@student_modules.each do |student, modules|
      the_student = Student.find(:first, :conditions => ['pnumber = ?',
student.pnumber])
      modules.each do |cse_module|
        the_cse_module = CseModule.find(:first, :conditons => ['aos_code
= ?', cse_module.aos_code])
        puts "update_database(): updating #{the_cse_module} with
#{the_student}"
        the_cse_module.students << the_student
      end
    end
  end
end

class KitTableMaker

  def initialize(input)
    # create outside the block for speed.
    name, serialno, barcode = [nil]*3
    @kit = Set.new()
    barcodes = Set.new()

    open(input, 'r') do |infp|
      while record = infp.gets
        name, serialno, barcode = record.split(/\s*,\s*/,3)
        if barcodes.member?(barcode)
          puts "Duplicate barcode #{barcode}"
        else
          device = Device.new(:description => name,
                              :serialno => serialno,
                              :barcode => barcode)
          barcodes.add(barcode)
          @kit.add device
        end
      end
    end
  end


  def update_database
    @kit.each do |device|
      begin
        orig_kit = Device.find(:first, :conditions => ["barcode = ?",
device.barcode])
      rescue Exception => e
        puts "Device::update_database: exception is #{e}"
        puts "\n", $!, $!.backtrace.join("\n"), "\n"
      end
      if orig_kit.nil?
        device.save!
      else
        begin
          orig_kit.update_attributes(:description => device.name,
                                     :serialno => device.serialno,
                                     :barcode => device.barcode)
        rescue Exception => e
          puts "Device::update_database: exception is #{e}"
          puts "\n", $!, $!.backtrace.join("\n"), "\n"
        end
      end
    end
  end
end


if __FILE__  == $0
  begin
    ActiveRecord::Base.establish_connection(
                                            :adapter => 'mysql',
                                            :host => 'localhost',
                                            :port => 3608,
                                            :database =>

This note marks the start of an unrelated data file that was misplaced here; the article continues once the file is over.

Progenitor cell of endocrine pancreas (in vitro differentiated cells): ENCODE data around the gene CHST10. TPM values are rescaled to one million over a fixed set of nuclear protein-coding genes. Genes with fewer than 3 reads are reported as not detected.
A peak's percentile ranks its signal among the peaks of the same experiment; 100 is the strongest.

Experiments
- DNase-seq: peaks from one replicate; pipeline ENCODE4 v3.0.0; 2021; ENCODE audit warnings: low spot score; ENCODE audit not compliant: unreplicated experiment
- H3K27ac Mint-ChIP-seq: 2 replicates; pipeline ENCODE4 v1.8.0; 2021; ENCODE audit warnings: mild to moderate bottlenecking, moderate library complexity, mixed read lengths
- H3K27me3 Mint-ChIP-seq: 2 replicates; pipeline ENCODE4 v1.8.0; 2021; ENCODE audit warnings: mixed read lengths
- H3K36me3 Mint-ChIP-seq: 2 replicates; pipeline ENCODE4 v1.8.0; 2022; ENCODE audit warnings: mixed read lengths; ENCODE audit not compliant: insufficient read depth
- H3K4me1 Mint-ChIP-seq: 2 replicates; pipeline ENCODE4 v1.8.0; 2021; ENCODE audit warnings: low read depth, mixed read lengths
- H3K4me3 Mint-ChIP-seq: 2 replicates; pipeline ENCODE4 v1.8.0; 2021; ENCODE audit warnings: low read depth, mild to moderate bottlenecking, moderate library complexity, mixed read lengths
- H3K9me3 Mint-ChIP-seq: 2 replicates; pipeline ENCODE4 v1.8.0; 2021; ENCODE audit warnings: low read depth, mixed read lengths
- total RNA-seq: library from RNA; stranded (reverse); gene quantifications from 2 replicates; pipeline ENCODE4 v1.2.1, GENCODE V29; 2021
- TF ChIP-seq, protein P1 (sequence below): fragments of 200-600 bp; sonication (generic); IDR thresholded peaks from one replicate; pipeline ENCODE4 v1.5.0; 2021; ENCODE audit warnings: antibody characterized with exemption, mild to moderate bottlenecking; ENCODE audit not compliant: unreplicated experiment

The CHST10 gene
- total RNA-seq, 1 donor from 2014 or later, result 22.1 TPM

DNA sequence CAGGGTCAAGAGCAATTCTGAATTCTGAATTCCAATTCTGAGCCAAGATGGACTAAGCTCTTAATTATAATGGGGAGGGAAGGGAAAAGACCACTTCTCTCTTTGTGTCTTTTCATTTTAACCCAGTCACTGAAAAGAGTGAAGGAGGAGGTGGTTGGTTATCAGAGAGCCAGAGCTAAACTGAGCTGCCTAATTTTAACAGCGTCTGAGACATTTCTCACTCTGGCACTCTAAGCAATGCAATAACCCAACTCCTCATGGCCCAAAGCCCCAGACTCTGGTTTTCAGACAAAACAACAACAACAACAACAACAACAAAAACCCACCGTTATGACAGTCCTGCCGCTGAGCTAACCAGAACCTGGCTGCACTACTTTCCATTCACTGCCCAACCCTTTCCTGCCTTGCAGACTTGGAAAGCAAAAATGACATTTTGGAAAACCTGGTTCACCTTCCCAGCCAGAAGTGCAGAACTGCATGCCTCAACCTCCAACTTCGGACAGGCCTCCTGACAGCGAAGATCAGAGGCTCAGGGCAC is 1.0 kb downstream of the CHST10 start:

'csestore_development',
                                            :username => 'hgs',
                                            :password =>
'post-it-to-ruby-talk?'
                                           )
                                           new_table =
TableMaker.new("hugh.csv", "update_tables.sql")
                                           new_table.update_database()
                                           old_table =
TableMaker.new("hugh.csv.old")

                                           new_table.make_cards("cards.out")
                                           new_table.make_cards("new_cards.out",
new_table.diff_students(old_table))
  rescue Exception => e
    puts "\n"
    puts "#{$!}, #{e}"
    puts $!.backtrace().join("\n")
  end

  device_table = KitTableMaker.new("stock1.csv")
  device_table.update_database()
end
6e32b16ec35070a346dd4e08799589e5?d=identicon&s=25 eule (Guest)
on 2005-12-04 15:45
(Received via mailing list)
Hello Hugh,

I'd propose modifying your main logic as like follows:
 require 'benchmark'
    include Benchmark

    puts measure { new_table = TableMaker.new("hugh.csv",
"update_tables.sql") }
    puts measure { new_table.update_database() }
    puts measure { old_table = TableMaker.new("hugh.csv.old") }

    puts measure { new_table.make_cards("cards.out") }
    puts measure { new_table.make_cards("new_cards.out",
new_table.diff_students(old_table)) }

and then running it with a reduced test set. That should give you a hint
as to where time is spent. I have read the code you posted, but cannot
find a performance hog in it. Perhaps you meant to say 'huge.csv'
instead
of 'hugh.csv' ? How many students are there ? How many courses ? How
many
average courses per student ?

Also, I assume you know that fetching the image files from http can
potentially be very slow. To speed that up, you could parallelize the
process by using a queue, a few workers and a stub image that you can
return.

Or you can of course just wait for the machine ;) .. Too bad Moores law
doesn't say that you actually get a new machine every 18 months, only
that it is available.

best greetings,
kaspar
3fd17cac06aeb4d0b087b1b0c7a94c73?d=identicon&s=25 Eric Christensen (Guest)
on 2005-12-10 00:49
Eric Christensen wrote:
>
> I'm *very* new to Ruby, so I haven't really tried anything yet. But I
> just got a copy of VS 2005 Pro, so I'm itchin' to try. Now if I could
> just find some spare time...
>
I finally got miniruby built with VC 2005 & /GL: it seems to run about
10% faster than the 1.8.3 Windows drop.
47b1910084592eb77a032bc7d8d1a84e?d=identicon&s=25 vjoel (Guest)
on 2005-12-11 04:05
(Received via mailing list)
Eric Christensen wrote:
> Eric Christensen wrote:
>
>>I'm *very* new to Ruby, so I haven't really tried anything yet. But I
>>just got a copy of VS 2005 Pro, so I'm itchin' to try. Now if I could
>>just find some spare time...
>>
>
> I finally got miniruby built with VC 2005 & /GL: it seems to run about
> 10% faster than the 1.8.3 Windows drop.
>

What did you do to get miniruby to build?

What's preventing a full ruby build?